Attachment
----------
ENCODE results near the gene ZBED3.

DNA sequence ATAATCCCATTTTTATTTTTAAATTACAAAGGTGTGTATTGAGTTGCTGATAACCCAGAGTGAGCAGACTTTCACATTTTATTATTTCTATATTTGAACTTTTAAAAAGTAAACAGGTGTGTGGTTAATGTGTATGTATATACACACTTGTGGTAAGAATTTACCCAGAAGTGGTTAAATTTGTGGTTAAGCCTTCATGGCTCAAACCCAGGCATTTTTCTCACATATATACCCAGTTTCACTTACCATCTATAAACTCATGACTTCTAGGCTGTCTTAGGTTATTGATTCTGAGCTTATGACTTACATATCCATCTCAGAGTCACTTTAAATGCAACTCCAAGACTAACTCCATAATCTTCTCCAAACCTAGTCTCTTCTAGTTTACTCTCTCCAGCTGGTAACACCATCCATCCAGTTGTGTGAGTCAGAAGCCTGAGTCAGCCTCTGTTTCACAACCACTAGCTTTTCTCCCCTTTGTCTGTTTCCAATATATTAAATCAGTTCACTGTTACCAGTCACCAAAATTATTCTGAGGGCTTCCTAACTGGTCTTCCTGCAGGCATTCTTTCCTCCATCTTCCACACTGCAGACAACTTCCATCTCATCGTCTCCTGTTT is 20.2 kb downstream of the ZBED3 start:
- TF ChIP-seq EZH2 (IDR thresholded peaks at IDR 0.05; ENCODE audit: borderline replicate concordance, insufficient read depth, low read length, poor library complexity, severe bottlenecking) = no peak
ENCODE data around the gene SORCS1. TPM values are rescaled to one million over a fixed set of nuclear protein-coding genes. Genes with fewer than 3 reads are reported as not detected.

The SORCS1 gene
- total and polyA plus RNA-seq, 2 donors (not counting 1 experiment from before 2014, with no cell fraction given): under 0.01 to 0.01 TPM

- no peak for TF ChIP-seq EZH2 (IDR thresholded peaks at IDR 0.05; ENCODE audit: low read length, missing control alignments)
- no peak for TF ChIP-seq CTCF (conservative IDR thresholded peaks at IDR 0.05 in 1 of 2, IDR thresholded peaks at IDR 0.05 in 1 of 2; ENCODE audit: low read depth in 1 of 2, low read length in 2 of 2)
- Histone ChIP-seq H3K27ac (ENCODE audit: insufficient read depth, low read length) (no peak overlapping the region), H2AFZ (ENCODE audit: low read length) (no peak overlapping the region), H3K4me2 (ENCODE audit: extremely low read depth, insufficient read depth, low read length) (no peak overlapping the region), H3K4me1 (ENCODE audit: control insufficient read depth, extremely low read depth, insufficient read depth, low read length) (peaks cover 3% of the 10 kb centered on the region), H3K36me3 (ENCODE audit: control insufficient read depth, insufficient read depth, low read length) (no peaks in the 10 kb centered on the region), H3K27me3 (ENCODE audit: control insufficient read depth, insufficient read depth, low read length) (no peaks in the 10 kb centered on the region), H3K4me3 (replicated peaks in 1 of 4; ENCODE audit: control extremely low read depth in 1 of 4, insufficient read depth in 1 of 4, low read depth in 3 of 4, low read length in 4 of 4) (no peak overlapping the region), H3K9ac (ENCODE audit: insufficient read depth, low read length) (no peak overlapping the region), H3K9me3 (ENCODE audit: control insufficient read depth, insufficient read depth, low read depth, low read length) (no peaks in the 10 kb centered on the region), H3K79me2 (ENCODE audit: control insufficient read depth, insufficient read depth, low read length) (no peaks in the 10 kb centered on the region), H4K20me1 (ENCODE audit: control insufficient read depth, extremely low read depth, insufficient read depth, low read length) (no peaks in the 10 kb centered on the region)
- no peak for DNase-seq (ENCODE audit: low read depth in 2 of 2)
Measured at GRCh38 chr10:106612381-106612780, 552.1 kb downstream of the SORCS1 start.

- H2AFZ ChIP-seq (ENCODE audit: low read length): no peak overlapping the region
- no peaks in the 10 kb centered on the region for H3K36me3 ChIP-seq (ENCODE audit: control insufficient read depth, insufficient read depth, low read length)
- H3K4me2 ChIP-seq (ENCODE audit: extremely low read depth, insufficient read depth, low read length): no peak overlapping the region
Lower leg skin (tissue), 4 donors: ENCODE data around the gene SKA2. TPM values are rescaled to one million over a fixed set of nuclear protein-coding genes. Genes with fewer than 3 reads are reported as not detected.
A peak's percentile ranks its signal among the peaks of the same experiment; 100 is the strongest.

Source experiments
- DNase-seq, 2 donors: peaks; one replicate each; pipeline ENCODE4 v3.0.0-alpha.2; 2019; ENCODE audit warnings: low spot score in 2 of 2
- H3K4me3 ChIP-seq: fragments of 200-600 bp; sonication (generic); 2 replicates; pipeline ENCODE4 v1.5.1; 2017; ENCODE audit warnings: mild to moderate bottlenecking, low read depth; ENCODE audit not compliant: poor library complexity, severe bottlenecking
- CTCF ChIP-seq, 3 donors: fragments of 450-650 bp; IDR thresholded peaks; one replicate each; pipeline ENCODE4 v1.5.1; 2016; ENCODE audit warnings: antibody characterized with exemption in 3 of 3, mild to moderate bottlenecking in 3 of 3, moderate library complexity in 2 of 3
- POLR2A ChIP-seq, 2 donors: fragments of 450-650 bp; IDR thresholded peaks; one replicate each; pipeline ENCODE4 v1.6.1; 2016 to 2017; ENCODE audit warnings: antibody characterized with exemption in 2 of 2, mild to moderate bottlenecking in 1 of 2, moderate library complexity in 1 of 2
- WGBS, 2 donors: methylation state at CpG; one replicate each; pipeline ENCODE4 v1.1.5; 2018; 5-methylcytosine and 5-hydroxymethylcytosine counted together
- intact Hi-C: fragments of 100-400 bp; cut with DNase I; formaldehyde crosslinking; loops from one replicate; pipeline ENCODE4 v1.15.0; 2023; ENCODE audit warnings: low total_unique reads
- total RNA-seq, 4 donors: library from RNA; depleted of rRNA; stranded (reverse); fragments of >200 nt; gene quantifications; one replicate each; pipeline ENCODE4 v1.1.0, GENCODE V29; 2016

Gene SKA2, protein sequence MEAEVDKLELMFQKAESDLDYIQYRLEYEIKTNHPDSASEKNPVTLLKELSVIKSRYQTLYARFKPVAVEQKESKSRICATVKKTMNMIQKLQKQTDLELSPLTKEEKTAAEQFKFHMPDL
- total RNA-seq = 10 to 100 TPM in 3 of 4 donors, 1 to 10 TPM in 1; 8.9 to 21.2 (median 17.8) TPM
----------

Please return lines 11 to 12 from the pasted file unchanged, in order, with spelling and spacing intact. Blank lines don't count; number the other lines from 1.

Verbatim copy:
Measured at GRCh38 chr10:106612381-106612780, 552.1 kb downstream of the SORCS1 start.

- H2AFZ ChIP-seq (ENCODE audit: low read length): no peak overlapping the region